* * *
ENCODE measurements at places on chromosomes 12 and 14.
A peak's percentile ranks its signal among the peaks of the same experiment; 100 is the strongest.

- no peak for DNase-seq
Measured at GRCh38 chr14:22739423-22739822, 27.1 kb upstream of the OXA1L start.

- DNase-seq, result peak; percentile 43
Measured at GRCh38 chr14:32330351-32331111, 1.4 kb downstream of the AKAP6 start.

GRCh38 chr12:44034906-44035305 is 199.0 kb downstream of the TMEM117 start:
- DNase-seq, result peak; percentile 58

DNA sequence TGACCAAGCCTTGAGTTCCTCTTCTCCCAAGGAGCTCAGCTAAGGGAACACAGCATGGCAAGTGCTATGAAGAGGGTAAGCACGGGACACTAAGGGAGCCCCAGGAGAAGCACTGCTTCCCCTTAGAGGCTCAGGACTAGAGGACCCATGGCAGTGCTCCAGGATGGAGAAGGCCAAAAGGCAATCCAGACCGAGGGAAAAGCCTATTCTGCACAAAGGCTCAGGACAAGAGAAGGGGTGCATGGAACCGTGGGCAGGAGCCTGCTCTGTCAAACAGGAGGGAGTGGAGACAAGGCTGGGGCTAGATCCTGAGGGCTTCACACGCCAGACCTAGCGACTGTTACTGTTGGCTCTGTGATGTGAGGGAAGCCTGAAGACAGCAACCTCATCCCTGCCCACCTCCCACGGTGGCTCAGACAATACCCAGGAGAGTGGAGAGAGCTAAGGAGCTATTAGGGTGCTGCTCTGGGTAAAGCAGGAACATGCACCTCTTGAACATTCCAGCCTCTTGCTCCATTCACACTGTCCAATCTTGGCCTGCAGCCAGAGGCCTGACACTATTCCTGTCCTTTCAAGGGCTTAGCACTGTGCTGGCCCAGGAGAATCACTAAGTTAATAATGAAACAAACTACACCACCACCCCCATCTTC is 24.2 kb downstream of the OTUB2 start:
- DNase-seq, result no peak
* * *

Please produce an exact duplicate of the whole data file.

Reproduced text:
ENCODE measurements at places on chromosomes 12 and 14.
A peak's percentile ranks its signal among the peaks of the same experiment; 100 is the strongest.

- no peak for DNase-seq
Measured at GRCh38 chr14:22739423-22739822, 27.1 kb upstream of the OXA1L start.

- DNase-seq, result peak; percentile 43
Measured at GRCh38 chr14:32330351-32331111, 1.4 kb downstream of the AKAP6 start.

GRCh38 chr12:44034906-44035305 is 199.0 kb downstream of the TMEM117 start:
- DNase-seq, result peak; percentile 58

DNA sequence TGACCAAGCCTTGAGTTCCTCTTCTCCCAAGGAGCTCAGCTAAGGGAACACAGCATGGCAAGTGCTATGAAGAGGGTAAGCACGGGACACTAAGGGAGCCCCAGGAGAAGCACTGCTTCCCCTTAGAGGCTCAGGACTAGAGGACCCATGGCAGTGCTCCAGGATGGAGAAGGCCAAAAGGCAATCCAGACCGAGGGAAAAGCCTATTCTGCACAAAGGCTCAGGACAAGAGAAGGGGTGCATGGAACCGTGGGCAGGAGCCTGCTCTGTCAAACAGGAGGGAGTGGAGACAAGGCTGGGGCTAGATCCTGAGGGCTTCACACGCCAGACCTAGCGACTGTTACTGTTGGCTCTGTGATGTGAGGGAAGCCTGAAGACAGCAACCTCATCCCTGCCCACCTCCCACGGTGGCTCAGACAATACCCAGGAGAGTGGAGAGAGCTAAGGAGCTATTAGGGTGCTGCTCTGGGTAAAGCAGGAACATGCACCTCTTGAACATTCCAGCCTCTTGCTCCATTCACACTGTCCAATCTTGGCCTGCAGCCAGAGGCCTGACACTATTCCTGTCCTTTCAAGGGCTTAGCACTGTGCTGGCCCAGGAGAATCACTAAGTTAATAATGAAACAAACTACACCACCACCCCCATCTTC is 24.2 kb downstream of the OTUB2 start:
- DNase-seq, result no peak